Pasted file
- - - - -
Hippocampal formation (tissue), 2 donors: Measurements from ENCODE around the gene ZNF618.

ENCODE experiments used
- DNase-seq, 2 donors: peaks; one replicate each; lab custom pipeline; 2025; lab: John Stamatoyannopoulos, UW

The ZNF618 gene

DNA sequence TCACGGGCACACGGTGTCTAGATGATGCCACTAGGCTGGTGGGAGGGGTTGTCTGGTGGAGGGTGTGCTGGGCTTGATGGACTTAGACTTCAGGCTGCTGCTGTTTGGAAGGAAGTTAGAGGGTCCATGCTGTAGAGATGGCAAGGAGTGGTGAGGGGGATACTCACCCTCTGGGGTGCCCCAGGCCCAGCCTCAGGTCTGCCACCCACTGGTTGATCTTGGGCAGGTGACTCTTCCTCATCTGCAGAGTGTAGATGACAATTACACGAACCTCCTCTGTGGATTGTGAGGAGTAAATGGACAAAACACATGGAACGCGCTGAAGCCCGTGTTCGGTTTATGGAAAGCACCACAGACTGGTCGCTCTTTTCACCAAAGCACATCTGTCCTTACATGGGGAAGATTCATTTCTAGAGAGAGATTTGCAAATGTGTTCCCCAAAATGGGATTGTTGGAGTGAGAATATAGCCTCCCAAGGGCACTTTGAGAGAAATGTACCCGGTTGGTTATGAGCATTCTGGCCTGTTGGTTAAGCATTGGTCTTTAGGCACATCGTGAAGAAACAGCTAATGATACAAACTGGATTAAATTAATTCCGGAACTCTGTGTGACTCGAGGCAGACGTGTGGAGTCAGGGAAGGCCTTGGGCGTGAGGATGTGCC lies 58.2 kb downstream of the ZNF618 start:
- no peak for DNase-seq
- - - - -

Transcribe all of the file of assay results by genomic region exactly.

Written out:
Hippocampal formation (tissue), 2 donors: Measurements from ENCODE around the gene ZNF618.

ENCODE experiments used
- DNase-seq, 2 donors: peaks; one replicate each; lab custom pipeline; 2025; lab: John Stamatoyannopoulos, UW

The ZNF618 gene

DNA sequence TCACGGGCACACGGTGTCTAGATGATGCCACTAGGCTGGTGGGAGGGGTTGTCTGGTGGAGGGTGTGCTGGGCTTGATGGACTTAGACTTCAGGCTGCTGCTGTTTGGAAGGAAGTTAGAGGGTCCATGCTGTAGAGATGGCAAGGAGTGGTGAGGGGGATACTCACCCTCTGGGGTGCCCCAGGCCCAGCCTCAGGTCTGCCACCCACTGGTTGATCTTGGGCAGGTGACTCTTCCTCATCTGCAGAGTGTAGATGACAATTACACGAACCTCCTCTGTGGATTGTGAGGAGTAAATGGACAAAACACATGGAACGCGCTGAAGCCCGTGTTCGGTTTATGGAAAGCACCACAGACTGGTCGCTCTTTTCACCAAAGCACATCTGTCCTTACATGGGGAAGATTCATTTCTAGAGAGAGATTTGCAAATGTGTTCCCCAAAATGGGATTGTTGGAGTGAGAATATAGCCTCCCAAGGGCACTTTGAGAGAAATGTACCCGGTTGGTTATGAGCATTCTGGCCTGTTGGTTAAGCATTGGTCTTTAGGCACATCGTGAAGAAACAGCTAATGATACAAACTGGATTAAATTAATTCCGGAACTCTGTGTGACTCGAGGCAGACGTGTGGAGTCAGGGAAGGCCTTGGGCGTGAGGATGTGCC lies 58.2 kb downstream of the ZNF618 start:
- no peak for DNase-seq